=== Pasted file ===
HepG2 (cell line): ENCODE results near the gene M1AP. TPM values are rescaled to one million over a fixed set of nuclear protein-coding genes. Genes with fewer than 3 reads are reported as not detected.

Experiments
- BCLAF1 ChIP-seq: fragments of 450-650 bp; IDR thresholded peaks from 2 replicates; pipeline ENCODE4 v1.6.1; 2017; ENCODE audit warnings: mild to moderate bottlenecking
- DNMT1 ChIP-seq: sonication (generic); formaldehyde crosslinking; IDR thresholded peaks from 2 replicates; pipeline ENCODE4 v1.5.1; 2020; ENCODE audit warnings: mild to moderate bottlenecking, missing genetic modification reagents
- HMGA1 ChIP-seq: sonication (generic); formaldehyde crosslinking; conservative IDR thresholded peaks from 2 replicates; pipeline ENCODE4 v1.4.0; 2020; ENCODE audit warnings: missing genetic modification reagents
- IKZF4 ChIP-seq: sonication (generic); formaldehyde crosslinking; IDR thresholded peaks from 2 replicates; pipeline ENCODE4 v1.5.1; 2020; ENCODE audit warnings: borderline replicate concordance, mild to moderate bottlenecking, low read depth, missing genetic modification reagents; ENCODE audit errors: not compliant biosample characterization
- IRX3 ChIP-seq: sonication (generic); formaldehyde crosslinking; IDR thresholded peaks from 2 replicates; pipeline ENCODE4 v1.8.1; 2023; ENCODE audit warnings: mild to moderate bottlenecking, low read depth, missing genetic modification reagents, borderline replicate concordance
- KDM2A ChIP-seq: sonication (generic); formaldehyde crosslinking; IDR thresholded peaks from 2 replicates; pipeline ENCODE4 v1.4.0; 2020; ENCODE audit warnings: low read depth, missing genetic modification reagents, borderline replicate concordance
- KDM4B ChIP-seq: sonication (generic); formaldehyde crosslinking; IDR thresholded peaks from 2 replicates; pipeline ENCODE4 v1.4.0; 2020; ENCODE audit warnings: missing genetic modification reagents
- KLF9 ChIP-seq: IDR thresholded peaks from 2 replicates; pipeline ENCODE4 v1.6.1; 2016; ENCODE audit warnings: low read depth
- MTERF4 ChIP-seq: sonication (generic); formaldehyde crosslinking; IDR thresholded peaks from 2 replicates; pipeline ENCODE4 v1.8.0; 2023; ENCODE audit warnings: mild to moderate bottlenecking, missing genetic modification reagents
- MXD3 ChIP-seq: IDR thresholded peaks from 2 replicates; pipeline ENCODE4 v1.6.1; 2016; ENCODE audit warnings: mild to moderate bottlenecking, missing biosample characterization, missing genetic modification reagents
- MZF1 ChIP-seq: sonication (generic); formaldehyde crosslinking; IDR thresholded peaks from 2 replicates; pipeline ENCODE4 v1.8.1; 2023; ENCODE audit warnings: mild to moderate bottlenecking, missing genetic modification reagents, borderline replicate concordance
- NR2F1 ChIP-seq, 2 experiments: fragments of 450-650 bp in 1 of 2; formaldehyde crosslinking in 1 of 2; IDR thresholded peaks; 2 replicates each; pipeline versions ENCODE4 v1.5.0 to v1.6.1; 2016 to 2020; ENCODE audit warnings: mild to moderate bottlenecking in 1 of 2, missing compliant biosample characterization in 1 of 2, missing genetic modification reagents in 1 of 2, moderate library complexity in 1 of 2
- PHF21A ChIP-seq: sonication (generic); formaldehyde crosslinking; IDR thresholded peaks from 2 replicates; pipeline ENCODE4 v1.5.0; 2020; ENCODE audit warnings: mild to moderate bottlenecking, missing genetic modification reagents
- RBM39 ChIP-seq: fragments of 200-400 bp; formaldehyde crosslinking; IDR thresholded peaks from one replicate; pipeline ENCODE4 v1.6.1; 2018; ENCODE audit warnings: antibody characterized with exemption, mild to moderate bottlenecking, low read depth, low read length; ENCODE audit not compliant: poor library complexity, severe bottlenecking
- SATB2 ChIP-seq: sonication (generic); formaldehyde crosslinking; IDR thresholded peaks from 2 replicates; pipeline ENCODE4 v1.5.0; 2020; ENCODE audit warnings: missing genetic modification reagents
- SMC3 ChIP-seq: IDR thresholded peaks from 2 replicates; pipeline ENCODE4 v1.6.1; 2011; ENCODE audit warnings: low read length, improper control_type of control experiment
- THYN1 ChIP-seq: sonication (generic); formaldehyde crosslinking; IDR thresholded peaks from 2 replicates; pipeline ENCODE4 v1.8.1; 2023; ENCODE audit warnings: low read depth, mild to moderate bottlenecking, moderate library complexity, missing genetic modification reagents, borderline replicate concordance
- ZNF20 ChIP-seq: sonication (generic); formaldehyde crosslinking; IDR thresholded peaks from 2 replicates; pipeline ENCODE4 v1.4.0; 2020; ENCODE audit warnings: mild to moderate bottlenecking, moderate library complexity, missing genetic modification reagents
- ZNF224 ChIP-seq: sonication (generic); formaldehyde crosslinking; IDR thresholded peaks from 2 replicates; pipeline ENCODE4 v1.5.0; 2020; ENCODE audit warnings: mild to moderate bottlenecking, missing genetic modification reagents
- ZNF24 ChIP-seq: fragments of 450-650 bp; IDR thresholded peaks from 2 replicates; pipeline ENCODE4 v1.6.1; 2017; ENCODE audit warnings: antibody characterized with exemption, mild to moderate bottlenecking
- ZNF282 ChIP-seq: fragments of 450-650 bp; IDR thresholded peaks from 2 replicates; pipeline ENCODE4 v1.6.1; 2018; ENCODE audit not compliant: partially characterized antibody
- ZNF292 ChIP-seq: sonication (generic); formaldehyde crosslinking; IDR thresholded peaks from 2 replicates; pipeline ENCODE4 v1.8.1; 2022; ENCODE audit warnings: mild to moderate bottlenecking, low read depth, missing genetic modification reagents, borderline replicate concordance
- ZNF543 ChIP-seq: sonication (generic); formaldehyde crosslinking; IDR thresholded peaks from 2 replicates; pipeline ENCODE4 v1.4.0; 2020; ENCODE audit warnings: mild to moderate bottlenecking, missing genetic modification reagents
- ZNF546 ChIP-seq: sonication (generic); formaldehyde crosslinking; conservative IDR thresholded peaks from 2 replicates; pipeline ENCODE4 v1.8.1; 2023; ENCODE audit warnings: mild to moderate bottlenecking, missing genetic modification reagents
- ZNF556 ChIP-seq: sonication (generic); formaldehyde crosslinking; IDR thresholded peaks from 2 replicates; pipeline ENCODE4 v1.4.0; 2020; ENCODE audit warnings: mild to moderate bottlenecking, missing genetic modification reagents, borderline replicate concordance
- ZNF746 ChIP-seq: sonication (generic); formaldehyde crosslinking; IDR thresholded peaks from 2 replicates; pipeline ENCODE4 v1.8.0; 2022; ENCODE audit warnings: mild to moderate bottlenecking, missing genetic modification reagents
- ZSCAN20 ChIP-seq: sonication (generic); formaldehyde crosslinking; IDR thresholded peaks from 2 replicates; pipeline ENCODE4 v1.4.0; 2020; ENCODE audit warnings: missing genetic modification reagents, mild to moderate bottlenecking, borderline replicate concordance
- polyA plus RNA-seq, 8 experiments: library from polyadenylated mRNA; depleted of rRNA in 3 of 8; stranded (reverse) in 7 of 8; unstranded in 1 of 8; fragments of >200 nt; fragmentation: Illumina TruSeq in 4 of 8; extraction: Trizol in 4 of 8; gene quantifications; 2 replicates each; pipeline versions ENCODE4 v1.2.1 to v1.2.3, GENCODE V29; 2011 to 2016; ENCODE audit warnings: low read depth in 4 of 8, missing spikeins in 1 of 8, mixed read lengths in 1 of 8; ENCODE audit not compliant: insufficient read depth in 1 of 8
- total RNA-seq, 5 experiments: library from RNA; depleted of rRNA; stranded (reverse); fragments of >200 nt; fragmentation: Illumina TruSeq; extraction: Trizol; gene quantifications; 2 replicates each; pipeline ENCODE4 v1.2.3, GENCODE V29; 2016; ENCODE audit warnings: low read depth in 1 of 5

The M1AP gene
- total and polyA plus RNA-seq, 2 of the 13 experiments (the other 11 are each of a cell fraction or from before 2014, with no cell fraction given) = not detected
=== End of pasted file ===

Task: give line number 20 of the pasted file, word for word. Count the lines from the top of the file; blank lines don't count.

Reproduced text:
- ZNF20 ChIP-seq: sonication (generic); formaldehyde crosslinking; IDR thresholded peaks from 2 replicates; pipeline ENCODE4 v1.4.0; 2020; ENCODE audit warnings: mild to moderate bottlenecking, moderate library complexity, missing genetic modification reagents